There’s still no evidence of a deadly bat disease in Wisconsin. The Department of Natural Resources reports that a recent survey of 73 hibernating locations found no evidence of white-nose syndrome. The fungal disease has killed close to six-million bats in the eastern U.S. since 2006.
Wisconsin wildlife and agriculture officials are particularly concerned, because bats protect farm crops by killing insects. The disease causes bats to wake up during their hibernation. It rapidly depletes their energy supplies. Wisconsin has performed three studies, and nothing has turned up so far. Illinois confirmed white-nose syndrome in four counties so far this year. It was detected in 2012 in a cave in Iowa about 30 miles from the Wisconsin border.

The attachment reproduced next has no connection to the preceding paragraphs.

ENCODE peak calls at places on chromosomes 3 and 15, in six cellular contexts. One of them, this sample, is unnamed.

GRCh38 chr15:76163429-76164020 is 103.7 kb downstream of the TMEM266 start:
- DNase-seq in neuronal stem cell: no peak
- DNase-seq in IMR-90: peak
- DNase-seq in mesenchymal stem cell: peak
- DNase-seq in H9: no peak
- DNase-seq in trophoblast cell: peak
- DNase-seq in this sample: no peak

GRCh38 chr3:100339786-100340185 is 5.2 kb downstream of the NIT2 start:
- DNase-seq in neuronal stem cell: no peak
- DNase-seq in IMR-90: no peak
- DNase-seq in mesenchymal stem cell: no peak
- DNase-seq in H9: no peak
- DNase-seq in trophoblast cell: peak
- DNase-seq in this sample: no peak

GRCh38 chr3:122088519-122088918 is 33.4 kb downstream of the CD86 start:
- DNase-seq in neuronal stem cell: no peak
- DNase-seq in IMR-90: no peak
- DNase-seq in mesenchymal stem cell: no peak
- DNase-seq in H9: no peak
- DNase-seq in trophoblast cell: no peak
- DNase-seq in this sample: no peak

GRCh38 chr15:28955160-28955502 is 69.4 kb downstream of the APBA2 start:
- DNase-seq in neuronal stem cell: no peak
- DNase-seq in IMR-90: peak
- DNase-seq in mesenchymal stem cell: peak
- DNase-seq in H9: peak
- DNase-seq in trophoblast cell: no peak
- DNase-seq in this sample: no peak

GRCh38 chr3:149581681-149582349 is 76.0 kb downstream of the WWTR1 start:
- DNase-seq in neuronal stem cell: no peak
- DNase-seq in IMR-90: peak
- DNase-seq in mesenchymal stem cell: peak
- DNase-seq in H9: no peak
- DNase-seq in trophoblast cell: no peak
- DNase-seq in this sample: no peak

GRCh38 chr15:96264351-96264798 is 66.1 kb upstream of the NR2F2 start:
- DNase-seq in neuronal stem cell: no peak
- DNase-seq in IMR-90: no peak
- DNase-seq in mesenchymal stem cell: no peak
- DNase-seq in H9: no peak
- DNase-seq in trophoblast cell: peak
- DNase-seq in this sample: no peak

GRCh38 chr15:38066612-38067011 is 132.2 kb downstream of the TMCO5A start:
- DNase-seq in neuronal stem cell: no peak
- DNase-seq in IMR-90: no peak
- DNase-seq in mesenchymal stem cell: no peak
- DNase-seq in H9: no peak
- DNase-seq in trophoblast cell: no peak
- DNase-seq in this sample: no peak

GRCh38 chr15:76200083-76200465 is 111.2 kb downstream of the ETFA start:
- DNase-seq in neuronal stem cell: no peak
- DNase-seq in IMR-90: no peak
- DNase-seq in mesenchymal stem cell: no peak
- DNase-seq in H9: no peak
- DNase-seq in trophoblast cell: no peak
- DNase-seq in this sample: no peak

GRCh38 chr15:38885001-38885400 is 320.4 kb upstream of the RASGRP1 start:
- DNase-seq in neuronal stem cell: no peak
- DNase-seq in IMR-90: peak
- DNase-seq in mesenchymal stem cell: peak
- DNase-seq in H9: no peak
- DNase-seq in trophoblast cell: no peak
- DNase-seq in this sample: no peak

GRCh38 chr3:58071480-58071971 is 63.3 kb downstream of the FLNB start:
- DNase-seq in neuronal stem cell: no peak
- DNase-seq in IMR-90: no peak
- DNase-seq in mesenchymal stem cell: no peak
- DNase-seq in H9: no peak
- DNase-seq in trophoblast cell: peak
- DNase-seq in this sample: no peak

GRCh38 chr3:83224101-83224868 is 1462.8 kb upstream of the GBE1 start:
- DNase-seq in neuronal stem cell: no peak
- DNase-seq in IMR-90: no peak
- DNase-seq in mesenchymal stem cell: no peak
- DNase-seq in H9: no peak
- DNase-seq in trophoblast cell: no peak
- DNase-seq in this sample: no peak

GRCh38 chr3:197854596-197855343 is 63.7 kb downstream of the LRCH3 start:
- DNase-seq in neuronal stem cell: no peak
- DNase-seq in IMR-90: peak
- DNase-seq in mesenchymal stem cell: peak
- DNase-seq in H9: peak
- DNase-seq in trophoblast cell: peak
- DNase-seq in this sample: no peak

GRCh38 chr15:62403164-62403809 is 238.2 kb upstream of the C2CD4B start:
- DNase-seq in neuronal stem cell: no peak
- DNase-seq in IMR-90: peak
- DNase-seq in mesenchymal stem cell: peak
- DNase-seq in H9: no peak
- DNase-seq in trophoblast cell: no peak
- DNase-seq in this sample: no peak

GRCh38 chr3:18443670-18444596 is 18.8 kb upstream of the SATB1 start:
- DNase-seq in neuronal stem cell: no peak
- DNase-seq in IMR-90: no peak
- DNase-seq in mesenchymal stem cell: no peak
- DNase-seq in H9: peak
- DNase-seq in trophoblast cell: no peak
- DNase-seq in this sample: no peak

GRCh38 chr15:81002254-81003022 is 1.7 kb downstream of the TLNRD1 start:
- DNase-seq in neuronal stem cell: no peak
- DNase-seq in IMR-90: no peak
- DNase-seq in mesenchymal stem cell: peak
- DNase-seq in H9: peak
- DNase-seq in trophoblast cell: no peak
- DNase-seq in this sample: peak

The DNR has said it’s a matter of time before white-nose syndrome reaches Wisconsin, and the agency has procedures in place aimed at delaying that arrival. Visitors to caves are often asked to wipe off their shoes before entering and leaving, to prevent any disease from spreading. A recent UW Madison study found that infected caves where bats hibernate continue to have white-nose syndrome for at least two years after all surviving bats have left. That means that bats might not be able to rebuild their populations in a cave where the disease hits.